Our past-lockdown inflationary period has illustrated to me the importance of analyzing merchandise categories.
Thirty years ago, your direct marketing team carefully studied the performance of key items, of spreads of items (in paper catalogs), seeking to understand why marketing activities performed well (or performed poorly). Turns out that big gains (or big challenges) were seldom the responsibility of the marketing department. Instead, the business thrived or failed because of what was being sold, at the price it was being sold at.
A decade ago I took a shot at understanding the role merchandise played in the health of a business (I called this "merchandise forensics").
Today I need to revisit the topic, but come at it from a different angle. I receive so many questions about the impact of inflation on customer loyalty and customer acquisition. It is hard to measure the impact of price changes on your customer file when looking at the business as one big homogenous brand. But if you divide the business into pieces, into merchandise categories, you learn that each of these "mini-businesses" have their own dynamics. Some categories experience price increases, others do not. Some categories greatly expand new products, others focus on tried-and-true winners.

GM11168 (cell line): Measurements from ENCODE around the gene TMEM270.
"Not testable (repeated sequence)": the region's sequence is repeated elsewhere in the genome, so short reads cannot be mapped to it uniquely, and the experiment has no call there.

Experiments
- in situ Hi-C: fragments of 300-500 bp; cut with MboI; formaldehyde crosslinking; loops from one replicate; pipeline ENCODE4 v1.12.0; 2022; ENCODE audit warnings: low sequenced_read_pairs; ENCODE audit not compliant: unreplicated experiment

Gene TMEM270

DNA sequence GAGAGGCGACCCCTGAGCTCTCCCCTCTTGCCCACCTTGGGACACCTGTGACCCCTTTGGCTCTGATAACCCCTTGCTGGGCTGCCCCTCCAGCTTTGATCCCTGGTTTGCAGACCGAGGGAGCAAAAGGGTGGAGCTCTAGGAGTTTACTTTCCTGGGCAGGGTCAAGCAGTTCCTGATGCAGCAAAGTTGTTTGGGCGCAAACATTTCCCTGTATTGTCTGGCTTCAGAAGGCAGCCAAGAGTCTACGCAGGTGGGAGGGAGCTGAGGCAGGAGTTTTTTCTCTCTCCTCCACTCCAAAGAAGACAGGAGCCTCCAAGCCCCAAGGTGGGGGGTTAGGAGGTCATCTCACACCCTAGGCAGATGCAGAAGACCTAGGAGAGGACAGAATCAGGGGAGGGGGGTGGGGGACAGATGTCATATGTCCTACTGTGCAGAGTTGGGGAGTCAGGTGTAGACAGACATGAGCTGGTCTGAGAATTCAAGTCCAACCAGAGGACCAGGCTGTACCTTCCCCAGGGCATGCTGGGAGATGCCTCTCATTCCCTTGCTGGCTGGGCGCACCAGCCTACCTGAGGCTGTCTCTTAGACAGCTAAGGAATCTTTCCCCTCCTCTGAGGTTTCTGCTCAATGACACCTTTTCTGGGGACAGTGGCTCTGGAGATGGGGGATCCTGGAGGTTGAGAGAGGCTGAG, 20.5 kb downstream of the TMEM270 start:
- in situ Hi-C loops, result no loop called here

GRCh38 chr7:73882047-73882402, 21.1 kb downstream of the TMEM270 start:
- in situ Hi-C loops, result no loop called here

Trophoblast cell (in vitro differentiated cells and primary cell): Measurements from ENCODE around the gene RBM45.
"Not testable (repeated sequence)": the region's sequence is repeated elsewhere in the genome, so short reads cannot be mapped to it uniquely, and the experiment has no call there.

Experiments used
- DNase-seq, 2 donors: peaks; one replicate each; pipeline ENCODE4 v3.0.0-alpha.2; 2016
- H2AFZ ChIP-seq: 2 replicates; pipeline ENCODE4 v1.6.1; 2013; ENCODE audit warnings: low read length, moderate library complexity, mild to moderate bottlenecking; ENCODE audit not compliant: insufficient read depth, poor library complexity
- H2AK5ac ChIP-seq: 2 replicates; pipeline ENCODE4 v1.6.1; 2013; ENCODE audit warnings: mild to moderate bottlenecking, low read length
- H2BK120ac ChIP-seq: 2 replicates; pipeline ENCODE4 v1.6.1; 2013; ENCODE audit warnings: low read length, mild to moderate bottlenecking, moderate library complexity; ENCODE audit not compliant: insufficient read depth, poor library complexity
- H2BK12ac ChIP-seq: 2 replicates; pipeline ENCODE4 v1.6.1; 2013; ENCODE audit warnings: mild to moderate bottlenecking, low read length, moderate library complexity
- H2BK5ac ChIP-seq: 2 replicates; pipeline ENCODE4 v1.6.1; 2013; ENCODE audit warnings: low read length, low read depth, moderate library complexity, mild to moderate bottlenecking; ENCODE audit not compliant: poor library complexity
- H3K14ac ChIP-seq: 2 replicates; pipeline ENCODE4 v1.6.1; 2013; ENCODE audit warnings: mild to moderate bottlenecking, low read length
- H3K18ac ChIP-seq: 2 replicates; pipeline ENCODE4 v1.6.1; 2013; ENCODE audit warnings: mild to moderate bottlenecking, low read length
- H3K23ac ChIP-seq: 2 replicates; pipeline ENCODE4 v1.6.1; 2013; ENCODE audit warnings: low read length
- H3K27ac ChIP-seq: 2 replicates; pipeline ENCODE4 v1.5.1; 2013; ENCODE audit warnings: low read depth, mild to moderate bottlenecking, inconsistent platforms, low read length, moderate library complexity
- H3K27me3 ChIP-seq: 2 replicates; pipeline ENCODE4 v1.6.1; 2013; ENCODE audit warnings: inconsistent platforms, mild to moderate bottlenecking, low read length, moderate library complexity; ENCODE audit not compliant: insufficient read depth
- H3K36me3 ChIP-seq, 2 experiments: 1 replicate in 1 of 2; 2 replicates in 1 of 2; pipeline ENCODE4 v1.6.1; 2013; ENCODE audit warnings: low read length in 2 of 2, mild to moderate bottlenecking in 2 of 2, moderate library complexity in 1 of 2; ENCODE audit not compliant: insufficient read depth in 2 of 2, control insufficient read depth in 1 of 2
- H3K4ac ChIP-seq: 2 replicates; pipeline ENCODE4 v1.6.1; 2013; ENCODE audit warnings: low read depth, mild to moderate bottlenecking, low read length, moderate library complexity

This diversity of "mini-businesses" helps us understand what is driving a business and what is holding a business back.
You undoubtedly have many merchandise categories, and if you optimize category performance, you have a diversity of behavior worthy of analysis.
So, tomorrow, we begin our study of merchandise categories. Email me if you would like your business analyzed (email@example.com).